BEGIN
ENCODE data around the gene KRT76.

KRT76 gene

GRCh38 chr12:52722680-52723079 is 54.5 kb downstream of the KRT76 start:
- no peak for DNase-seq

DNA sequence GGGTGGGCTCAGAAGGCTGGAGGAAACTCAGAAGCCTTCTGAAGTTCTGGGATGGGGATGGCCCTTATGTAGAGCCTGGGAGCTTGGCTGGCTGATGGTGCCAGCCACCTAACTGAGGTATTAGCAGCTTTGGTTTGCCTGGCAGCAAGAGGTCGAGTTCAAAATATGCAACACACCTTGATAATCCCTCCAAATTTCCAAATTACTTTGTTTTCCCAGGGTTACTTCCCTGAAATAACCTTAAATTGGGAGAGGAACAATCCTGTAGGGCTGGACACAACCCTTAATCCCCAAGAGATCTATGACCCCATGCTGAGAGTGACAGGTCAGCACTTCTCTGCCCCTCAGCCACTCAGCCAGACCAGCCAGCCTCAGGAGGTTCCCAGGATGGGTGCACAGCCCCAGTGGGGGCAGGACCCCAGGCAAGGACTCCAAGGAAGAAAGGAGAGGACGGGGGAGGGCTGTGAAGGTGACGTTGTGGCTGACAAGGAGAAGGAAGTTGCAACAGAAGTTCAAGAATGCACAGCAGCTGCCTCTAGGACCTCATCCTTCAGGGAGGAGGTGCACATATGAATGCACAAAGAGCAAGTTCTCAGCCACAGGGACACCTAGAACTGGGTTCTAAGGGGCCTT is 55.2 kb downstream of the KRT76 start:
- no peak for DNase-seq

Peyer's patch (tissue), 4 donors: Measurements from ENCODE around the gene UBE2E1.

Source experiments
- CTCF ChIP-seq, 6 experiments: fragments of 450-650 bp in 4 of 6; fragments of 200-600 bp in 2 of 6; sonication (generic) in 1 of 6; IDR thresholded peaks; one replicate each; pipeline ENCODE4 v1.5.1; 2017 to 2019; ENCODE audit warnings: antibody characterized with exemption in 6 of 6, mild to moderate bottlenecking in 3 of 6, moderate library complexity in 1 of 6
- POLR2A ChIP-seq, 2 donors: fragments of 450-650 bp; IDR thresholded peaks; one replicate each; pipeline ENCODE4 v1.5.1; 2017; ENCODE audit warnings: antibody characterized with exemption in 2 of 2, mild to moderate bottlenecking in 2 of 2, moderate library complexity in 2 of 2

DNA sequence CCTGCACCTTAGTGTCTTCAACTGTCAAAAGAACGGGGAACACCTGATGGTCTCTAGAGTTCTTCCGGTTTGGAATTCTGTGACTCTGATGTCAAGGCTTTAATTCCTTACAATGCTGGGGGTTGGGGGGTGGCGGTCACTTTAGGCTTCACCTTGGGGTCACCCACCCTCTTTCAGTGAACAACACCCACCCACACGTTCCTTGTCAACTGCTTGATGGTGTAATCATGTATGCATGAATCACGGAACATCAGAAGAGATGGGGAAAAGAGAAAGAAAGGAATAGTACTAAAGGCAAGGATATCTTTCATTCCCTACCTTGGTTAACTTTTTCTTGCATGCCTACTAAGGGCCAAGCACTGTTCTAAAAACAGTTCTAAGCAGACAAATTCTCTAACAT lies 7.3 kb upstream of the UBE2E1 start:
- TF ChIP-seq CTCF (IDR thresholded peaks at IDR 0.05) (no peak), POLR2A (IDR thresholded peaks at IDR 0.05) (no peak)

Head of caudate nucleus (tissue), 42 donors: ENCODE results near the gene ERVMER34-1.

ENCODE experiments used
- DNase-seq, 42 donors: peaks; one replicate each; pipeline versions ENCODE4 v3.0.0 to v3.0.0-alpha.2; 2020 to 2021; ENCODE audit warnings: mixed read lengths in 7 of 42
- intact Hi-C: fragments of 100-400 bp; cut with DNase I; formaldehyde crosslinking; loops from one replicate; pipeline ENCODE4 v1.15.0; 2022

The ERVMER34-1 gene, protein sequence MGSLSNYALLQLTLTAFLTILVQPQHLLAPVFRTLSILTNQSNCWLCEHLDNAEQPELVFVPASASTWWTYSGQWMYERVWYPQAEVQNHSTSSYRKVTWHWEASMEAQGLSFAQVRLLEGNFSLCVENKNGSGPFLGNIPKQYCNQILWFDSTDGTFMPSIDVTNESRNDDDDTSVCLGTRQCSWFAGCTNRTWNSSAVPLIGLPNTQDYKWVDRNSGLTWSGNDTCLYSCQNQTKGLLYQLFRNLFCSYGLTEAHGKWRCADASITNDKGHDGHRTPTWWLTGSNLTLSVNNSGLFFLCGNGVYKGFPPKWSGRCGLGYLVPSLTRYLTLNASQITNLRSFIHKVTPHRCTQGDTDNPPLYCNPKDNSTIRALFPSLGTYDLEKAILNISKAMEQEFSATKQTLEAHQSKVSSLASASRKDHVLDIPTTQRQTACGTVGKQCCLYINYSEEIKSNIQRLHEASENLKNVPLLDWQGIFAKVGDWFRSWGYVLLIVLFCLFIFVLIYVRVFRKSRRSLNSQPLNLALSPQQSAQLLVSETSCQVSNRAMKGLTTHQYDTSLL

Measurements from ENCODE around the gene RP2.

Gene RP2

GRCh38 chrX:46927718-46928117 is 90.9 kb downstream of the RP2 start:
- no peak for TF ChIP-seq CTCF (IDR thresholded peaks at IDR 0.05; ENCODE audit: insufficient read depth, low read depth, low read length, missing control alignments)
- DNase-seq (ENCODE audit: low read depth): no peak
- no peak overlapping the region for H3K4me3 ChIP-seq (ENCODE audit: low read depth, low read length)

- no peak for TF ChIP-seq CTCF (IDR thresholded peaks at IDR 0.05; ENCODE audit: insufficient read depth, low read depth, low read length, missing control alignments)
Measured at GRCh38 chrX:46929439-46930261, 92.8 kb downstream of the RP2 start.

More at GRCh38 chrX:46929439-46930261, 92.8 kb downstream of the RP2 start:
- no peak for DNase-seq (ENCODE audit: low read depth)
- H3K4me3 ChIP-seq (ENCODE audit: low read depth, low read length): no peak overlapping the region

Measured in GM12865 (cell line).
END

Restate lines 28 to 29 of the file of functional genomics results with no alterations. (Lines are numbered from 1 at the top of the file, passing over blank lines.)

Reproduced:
- H3K4me3 ChIP-seq (ENCODE audit: low read depth, low read length): no peak overlapping the region

Measured in GM12865 (cell line).